October has been the month of quite a few anniversaries at Sruti. The founder-editor N. Pattabhi Raman was born on 24 October 1932 and the magazine in October 1983. Years after Pattabhi Raman’s death, The Sanmar Group formally took over the running of the magazine in October 2006, the same month the present incumbent retired from the group and joined Sruti as editor.
Elsewhere in this issue, we have traced the magazine’s growth in a self-congratulatory tone, but it is also time to remember some of the stalwarts, especially those who have contributed editorially to Sruti, or enriched it with their artistic expertise and wisdom through the decades, making it what it is today. If Pattabhi Raman’s seniors in his family lent him solid support, mostly moral, but also in the form of sage advice from time to time, many artists, art-scholars, art administrators and historians, and bureaucrats made valuable contributions to the character and personality of the magazine.
The writers of articles—both topical and general interest—who give Sruti its distinctive stylistics, have been distributed not only all over India but overseas as well. One of our stellar correspondents specialising in Indian classical dance was Nala Najan an American who came to south India to learn Bharatanatyam in the 1940s. His mentor Mohan Khokar was another outstanding resource for Sruti. S.P. Sundaram of Montreal was a valuable contributor of news and notes from the western hemisphere and a great friend of Sruti. Other correspondents from Canada were Mamata and Harbans Nakra. In recent years, the German born Carnatic flautist and music historian Ludwig Pesch has served to maintain Sruti’s presence in Europe as a window to India’s performing arts, while Shankar Ramachandran has been an insightful commentator based in the US. The learned S.K. Saxena was Sruti’s pride in Delhi for long, with his deep erudition and liberal vision in matters musical, northern as well as southern, and Manna Srinivasan was our ambassador at large in the capital region, a bridge between south Indian artists and officialdom. His despatches were known for their empathy for both performer and impresario, young talent as well as mature maestro. S.V. Seshadri aka Aeolus combined style and substance. Leela Venkataraman has been our veteran dance critic, also operating out of Delhi, while scholarwriter Sunil Kothari is the roving critic, jet-setting across the globe. In Bengaluru scholar and critic B.V.K. Sastry was an asset as is Sakuntala Narasimhan now.
Back at its headquarters, Sruti has been blessed with a whole battery of experts. Starting with the likes of resident sage T. Sankaran, versatile genius S. Rajam, Telugu poet, playwright and lyricist Arudra, polymath Pappu Venugopala Rao, the hardto- please researcher-musician-musicologist N. Ramanathan, musician and writer Sulochana Pattabhi Raman, two Krishnans of varied scholarly and intellectual backgrounds—M, the naturalistcolumnist- artist, and S, the writer-translator; musicologist B.M. Sundaram, vidushi R. Vedavalli, dance writer Nandini Ramani, P.C. Jayaraman, V.S. Sundara Rajan and son V.S. Kumar, Lakshmi Devnath and many more brilliant minds, not to mention top musicians and dancers of the day that congregated at Alapana, the Sruti office, created an effulgent if idiosyncratic amalgam that defined Sruti and helped it to transcend the mundane cares of niche journalism.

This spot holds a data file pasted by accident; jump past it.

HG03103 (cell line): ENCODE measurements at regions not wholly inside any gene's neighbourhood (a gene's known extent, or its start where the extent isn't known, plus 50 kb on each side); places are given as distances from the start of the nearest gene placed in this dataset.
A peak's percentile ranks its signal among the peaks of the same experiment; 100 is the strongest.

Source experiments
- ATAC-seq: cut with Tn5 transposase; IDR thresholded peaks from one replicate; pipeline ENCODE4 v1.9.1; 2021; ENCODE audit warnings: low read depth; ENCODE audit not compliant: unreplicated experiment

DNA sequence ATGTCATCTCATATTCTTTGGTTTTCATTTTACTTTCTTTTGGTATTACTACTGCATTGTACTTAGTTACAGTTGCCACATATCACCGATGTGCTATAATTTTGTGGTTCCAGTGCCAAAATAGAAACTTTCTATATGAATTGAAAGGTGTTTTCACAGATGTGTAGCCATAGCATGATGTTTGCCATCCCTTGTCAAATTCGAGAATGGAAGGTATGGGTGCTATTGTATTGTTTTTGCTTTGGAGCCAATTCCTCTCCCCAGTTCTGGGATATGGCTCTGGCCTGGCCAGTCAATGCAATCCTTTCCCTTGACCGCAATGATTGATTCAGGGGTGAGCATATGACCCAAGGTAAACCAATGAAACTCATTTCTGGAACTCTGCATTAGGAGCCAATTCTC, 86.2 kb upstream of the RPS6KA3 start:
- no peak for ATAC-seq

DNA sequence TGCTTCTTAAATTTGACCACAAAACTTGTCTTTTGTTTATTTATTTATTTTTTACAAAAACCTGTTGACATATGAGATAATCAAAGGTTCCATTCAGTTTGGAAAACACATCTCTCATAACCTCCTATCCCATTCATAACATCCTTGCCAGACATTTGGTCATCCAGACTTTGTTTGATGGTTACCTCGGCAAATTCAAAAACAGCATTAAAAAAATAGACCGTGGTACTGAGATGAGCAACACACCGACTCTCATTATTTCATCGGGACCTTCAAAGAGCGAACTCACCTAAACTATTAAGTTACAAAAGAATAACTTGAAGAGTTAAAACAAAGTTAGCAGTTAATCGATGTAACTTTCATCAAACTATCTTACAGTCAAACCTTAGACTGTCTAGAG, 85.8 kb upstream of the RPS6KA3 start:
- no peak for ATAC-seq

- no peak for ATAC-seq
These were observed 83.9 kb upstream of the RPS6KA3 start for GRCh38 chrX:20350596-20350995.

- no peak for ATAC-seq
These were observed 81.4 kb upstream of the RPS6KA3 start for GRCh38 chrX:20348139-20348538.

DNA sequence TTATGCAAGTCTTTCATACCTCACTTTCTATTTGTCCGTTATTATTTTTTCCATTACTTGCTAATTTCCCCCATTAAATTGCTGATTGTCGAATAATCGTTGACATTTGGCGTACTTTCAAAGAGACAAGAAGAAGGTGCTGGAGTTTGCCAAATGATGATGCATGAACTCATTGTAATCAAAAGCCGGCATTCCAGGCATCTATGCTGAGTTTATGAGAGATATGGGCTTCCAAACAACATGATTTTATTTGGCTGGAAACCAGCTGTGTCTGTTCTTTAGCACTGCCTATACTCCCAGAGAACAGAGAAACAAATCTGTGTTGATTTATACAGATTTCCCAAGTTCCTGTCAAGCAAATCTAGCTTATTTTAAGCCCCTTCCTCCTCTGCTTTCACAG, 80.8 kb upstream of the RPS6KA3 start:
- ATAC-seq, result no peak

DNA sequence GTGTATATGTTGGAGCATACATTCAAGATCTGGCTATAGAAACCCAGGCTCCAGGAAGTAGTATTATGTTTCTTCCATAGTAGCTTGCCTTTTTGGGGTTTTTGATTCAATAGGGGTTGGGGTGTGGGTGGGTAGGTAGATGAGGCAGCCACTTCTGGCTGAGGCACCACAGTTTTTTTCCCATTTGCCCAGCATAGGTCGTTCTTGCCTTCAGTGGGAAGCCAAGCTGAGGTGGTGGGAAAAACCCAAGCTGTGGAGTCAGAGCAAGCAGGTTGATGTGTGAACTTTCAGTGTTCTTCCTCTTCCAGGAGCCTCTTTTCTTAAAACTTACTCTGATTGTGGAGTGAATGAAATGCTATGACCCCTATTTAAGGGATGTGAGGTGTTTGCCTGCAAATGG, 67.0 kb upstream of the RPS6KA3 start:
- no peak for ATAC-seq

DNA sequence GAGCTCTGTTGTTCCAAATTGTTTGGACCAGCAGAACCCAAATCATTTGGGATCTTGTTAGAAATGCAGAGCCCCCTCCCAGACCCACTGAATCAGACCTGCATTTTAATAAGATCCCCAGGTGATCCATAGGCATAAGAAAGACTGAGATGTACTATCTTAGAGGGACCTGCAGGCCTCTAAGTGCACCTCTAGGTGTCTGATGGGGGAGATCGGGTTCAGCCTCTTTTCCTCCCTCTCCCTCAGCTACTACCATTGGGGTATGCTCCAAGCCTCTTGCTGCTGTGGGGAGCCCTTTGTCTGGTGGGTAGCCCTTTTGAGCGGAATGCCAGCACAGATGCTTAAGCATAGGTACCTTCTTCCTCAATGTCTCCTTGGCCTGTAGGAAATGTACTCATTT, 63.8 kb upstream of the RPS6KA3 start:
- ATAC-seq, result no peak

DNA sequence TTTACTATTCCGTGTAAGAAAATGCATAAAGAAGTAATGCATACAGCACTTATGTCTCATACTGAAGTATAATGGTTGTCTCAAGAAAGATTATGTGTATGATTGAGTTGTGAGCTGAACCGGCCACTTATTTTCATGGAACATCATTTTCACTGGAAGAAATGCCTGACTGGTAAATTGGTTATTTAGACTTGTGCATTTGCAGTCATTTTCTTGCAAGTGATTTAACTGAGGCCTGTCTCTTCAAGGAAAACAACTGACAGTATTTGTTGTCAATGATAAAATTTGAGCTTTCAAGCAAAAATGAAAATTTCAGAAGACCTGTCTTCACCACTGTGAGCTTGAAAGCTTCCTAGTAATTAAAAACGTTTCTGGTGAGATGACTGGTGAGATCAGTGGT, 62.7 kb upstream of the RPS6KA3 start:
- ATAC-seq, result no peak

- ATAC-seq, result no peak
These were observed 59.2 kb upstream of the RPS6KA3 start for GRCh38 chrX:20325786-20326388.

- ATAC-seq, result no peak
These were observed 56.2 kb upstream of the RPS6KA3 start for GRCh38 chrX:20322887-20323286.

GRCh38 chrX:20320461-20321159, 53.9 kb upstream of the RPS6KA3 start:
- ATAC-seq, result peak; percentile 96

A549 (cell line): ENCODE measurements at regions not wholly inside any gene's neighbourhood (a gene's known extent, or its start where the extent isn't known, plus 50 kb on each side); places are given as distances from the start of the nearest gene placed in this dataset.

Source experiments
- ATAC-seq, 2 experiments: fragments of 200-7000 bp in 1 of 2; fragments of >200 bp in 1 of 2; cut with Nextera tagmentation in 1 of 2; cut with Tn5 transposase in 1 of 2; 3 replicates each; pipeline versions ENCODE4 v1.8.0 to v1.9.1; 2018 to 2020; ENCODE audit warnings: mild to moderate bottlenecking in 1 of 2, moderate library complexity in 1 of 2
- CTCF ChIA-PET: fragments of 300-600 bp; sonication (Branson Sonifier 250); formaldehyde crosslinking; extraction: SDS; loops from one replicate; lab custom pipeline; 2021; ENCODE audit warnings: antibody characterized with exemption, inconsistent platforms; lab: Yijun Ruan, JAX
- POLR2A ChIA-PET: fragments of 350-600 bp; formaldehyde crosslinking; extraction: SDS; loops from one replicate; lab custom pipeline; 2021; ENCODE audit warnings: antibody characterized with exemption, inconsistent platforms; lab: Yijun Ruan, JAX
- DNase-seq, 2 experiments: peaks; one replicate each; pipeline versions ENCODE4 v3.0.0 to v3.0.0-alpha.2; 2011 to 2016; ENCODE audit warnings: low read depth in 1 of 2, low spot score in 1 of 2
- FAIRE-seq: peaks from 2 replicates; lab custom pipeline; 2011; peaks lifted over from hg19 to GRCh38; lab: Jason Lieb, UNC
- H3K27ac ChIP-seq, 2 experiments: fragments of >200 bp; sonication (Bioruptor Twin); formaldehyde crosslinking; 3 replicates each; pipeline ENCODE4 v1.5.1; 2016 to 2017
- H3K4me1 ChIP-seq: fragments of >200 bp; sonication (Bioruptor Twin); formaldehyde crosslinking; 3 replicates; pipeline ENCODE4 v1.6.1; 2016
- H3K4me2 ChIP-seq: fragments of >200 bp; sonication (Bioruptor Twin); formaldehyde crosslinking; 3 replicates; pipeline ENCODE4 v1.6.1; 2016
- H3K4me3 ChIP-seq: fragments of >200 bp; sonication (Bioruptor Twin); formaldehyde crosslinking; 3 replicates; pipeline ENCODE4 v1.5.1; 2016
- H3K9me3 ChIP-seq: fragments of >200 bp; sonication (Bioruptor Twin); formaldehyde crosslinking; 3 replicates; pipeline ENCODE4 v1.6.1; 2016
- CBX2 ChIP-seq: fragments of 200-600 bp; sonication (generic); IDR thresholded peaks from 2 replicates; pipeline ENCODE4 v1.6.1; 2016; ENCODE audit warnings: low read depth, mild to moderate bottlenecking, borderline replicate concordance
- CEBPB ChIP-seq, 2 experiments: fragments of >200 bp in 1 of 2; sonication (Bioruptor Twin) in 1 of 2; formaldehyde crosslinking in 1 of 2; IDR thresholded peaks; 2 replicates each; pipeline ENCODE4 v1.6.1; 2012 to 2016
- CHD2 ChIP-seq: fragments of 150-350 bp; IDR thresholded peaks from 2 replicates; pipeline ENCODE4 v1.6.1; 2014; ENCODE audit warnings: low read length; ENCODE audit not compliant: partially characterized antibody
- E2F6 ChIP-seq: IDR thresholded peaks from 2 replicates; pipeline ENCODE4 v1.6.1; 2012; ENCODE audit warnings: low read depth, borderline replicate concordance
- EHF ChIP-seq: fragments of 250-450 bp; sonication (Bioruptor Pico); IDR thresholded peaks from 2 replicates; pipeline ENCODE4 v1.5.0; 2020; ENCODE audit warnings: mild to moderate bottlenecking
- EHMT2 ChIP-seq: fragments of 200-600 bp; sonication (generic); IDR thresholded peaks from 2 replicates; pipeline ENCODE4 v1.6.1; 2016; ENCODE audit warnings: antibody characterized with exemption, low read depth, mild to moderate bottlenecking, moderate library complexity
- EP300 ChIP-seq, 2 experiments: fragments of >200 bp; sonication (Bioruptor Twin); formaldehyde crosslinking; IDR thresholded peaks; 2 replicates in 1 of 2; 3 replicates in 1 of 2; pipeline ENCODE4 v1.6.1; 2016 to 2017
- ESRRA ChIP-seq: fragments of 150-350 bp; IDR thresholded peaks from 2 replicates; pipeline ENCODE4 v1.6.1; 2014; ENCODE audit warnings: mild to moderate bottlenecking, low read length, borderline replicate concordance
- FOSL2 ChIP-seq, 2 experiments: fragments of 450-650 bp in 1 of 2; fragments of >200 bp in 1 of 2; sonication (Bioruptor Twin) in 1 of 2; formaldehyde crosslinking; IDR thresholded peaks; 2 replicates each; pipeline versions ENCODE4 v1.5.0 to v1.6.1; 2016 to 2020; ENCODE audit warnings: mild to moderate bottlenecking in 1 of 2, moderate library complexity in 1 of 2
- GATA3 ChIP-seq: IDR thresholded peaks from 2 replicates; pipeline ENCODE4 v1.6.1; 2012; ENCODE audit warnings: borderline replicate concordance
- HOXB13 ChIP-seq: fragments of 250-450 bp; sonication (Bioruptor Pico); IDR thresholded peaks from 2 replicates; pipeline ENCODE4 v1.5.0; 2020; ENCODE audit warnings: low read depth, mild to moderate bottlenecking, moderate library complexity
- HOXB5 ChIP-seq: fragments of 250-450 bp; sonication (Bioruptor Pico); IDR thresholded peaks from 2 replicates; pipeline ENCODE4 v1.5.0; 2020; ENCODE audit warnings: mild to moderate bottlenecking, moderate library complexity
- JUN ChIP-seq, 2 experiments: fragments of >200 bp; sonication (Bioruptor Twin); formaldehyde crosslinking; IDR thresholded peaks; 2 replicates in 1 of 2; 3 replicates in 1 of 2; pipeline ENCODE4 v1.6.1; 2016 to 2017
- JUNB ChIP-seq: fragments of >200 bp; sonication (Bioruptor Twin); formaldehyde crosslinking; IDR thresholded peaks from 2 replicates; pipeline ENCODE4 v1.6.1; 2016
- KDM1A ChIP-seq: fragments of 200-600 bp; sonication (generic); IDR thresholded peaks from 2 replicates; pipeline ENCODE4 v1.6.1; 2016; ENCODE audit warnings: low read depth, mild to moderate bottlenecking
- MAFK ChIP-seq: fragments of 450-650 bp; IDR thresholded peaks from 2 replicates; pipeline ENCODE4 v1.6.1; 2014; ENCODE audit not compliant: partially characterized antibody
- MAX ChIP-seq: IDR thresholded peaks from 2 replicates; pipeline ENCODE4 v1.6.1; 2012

K.S. Kalidas, T.T. Narendran, Lakshmi Sreeram, Savita Narasimhan and Mannarkoil J. Balaji are performing musicians who have brought a touch of class to our pages with their depth and clarity of expression. Bharatanatyam dancer Anjana Anand is another belonging to this category of contributors. Art critic V. Karpagalakshmi has over the years focussed on critiquing and encouraging young talent. Some other names that come to mind are Sulochana Saralaya, Kusuma Rao and Srilatha Krishna of Bengaluru, Gayatri Sundaresan, then of Chennai, later Mumbai, R. Sethuraman, Vimala Sarma, K. Subhadra Murthy, the towering Deepak Raja (our Hindustani music expert) and the many splendoured Manohar Parnerkar, all from Mumbai, and of course our sterling contributors from Bengal and the northeast—Meena Banerjee, Mitra Phukan, Nita Vidyarthi and Tapati Chowdhurie.
From Kerala, we have had some knowledgeable correspondents starting from S. Umamaheswaran, followed over the years by Shyamala Surendran, and K.K. Gopalakrishnan, the Kathakali and Koodiyattam specialist. S. Sivaramakrishnan and more recently C. Ramakrishnan have brought to light many splendid Carnatic musicians from Kerala.
This is by no means a complete list nor even a proper acknowledgement of the substantial role played by each of these excellent writers who have approached their work for Sruti in a spirit of loving service to the arts. We shall continue to recognize the work of more such contributors to the Sruti cause in the next few issues. Meanwhile, a big thank you to all who have made our journey so far possible.